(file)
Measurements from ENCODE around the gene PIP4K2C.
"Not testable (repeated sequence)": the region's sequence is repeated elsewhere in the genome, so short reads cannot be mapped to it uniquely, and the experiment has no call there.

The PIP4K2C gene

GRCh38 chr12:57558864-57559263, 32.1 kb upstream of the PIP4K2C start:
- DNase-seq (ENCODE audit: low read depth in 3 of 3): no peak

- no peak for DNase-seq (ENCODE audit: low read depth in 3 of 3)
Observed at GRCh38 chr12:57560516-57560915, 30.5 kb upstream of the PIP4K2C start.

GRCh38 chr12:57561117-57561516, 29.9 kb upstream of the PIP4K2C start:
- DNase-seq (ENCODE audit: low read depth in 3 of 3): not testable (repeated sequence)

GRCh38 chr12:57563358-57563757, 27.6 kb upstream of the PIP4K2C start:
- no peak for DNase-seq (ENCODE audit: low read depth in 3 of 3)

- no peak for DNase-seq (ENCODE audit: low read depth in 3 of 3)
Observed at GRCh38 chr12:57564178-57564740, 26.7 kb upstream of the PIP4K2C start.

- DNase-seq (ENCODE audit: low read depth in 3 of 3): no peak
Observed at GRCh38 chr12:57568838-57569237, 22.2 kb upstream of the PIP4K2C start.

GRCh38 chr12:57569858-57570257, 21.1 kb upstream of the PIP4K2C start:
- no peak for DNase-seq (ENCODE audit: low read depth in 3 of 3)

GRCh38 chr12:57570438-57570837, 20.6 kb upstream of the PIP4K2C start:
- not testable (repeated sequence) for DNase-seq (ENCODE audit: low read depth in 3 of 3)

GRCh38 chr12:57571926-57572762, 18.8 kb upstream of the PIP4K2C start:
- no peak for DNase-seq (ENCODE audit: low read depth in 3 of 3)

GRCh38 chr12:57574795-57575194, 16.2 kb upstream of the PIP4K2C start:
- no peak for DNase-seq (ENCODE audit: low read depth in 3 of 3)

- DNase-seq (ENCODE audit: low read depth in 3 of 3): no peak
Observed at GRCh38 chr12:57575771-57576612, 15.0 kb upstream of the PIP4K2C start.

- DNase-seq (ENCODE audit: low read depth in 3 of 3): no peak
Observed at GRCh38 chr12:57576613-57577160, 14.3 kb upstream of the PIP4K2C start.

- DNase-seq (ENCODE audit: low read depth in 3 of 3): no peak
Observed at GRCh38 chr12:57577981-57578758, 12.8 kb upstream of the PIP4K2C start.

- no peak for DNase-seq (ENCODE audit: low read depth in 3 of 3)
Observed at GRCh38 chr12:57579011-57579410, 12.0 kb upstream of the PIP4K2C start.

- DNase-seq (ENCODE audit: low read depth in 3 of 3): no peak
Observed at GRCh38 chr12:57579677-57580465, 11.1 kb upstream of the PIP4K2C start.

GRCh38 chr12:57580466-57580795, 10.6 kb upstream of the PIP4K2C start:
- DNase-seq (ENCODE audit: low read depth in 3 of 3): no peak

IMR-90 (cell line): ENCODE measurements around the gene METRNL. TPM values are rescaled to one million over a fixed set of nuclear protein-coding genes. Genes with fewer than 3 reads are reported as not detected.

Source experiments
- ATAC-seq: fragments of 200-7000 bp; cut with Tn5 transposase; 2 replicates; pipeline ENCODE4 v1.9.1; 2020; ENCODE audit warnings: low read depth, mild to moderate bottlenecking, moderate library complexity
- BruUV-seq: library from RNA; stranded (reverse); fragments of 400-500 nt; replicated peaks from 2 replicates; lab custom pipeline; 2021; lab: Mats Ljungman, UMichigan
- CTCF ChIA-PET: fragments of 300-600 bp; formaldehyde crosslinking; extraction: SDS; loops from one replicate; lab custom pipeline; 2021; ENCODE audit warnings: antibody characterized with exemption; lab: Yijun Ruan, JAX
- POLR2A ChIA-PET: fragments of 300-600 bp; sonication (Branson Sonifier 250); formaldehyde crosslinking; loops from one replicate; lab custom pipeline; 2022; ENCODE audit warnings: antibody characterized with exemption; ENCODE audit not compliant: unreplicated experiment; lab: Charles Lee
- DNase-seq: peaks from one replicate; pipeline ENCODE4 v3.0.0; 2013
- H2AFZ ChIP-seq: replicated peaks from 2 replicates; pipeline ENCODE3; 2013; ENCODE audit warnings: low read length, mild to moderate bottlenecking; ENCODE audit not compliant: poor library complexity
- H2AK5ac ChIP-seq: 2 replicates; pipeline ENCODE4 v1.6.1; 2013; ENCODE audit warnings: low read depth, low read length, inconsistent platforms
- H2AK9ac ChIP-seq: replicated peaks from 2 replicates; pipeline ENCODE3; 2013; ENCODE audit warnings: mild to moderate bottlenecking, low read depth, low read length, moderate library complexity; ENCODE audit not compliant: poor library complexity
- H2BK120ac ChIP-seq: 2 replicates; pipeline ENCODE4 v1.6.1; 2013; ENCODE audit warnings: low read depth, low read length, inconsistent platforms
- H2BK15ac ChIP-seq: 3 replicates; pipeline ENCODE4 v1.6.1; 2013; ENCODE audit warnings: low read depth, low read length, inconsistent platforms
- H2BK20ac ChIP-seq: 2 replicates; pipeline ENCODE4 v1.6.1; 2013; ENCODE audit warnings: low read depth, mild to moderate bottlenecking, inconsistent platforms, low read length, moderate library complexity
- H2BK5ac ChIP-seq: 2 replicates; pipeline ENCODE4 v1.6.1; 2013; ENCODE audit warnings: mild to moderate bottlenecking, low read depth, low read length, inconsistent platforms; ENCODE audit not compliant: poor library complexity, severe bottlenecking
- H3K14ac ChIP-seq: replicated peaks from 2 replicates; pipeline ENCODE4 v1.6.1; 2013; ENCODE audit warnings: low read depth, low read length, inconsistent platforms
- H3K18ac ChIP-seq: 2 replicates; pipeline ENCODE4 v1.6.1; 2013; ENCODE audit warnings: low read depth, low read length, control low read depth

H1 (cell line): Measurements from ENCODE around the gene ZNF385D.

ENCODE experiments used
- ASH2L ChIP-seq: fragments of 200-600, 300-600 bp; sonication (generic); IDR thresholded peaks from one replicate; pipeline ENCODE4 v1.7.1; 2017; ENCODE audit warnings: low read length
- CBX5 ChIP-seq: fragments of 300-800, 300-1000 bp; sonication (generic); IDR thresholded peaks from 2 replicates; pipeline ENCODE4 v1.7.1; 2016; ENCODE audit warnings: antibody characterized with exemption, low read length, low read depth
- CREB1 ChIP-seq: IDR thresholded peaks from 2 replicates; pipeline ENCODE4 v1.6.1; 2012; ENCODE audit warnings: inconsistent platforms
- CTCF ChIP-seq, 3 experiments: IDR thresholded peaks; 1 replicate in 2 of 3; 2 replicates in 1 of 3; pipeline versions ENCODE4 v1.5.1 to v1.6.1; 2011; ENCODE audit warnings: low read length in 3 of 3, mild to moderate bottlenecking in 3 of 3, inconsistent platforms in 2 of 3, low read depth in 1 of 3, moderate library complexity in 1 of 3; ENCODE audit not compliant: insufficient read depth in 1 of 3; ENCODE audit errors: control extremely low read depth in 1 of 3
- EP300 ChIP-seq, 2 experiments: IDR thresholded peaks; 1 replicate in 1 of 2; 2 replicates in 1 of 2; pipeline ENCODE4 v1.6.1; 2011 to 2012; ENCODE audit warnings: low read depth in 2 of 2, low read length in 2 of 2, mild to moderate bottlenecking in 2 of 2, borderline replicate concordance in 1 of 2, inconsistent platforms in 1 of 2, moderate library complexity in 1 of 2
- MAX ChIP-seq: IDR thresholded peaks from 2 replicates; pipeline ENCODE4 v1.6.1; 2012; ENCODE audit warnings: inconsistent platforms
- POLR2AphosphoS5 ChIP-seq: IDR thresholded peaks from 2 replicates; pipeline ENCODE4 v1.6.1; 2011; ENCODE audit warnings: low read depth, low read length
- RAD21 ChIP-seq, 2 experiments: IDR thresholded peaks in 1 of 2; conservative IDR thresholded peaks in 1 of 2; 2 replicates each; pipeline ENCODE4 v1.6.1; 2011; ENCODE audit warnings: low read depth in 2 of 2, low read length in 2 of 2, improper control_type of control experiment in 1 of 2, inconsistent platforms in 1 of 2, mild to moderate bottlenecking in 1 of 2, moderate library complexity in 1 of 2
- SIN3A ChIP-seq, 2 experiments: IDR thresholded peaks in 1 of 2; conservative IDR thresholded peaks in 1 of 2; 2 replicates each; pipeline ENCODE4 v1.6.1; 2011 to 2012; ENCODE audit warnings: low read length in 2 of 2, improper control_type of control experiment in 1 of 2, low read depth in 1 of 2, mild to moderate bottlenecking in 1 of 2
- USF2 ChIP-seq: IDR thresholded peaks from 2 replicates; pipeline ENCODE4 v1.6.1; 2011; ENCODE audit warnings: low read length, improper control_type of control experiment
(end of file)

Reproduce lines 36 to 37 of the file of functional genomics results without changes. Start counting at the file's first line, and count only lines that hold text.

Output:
IMR-90 (cell line): ENCODE measurements around the gene METRNL. TPM values are rescaled to one million over a fixed set of nuclear protein-coding genes. Genes with fewer than 3 reads are reported as not detected.

Source experiments